Every week, Mallory Ortberg answers additional questions from readers, just for Slate Plus members.
Q. Reluctant bridesmaids: One of my best friends was getting married; the wedding was pushed back once, and then canceled. She kicked him out and took off her ring, and we were all very supportive. He suffers from alcohol abuse, and lately, Bride Friend confessed to me, she has become afraid of him when he drinks. There is a lot more at play here, but we were breathing a sigh of relief. However, Bride Friend has informed me that she and the ex-fiancé are now “dating,” and he’s still on the lease of her place. She has given him a deadline of April to clean up his act and move back in. My other friend, a fellow bridesmaid, is pregnant, expecting her first child in June. She is trying to make room in her small apartment for this incoming baby, so she and her husband are downsizing. She would like to get rid of her bridesmaid dress. I would also like to get rid of mine. But it feels like the bridesmaid dresses have become a metaphor for this whole mess. We want to donate them, for them to find happiness with someone else. I suspect if we bring this suggestion to Bride Friend, it will break her heart, and I worry that it will end the friendships. But neither my fellow bridesmaid friend nor I want to be a part of the bridal party, as their relationship feels so volatile and toxic.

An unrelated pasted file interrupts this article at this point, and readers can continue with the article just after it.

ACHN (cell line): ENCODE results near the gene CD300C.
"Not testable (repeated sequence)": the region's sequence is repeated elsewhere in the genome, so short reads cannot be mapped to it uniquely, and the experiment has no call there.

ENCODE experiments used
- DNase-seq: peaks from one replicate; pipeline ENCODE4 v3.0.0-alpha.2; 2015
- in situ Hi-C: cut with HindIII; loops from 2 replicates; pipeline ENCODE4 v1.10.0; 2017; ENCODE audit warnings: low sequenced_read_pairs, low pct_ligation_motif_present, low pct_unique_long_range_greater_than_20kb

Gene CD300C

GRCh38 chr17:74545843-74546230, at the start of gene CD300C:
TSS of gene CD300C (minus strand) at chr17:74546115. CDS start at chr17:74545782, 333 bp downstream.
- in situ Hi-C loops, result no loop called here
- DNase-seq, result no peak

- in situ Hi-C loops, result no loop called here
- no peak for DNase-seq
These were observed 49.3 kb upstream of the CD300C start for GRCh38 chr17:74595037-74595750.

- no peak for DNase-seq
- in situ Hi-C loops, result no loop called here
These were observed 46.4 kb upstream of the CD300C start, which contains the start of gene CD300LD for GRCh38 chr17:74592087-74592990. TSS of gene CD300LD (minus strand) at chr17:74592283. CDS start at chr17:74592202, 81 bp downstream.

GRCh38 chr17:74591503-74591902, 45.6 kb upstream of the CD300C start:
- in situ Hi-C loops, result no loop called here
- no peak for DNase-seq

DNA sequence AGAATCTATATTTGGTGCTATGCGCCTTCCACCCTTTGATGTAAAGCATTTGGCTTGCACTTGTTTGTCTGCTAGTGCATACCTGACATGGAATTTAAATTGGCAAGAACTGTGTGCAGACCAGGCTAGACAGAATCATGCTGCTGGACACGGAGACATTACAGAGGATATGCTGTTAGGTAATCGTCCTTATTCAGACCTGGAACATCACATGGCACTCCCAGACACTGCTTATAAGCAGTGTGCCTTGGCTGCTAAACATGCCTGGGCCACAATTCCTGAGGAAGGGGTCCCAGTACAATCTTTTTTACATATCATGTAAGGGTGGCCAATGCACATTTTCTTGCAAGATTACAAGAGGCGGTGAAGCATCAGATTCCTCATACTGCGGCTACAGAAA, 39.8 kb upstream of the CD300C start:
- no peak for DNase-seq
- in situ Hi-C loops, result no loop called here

A: The wedding is still canceled; there is no reason for you to keep the bridesmaid’s dresses. The real anxiety is around talking to your friend about the fact that she’s gone back to an alcoholic man who makes her afraid when she’s drinking. Have you talked to her at all about your concern? It doesn’t sound like you have since they got back together, and I think that’s the most important conversation to have before you let her know that you’re donating the dress.
Be sensitive, be gentle, but be firm. “We were really relieved when you ended the relationship, because I know you felt unsafe around him when he was drinking, and I want you to feel safe and comfortable with your partner. But I want you to know I’m here for you and that I don’t want to judge you or make you feel isolated. How are you doing right now? Are you safe? What do you do when he’s drinking, and how can I help you?” I don’t think that being invited back into the bridal party is on the immediate horizon if they’re simply dating again—although I can see why you’d be concerned about the future—so I think your first priority should be expressing concern, finding out how she’s doing, and offering support before telling her about the dress.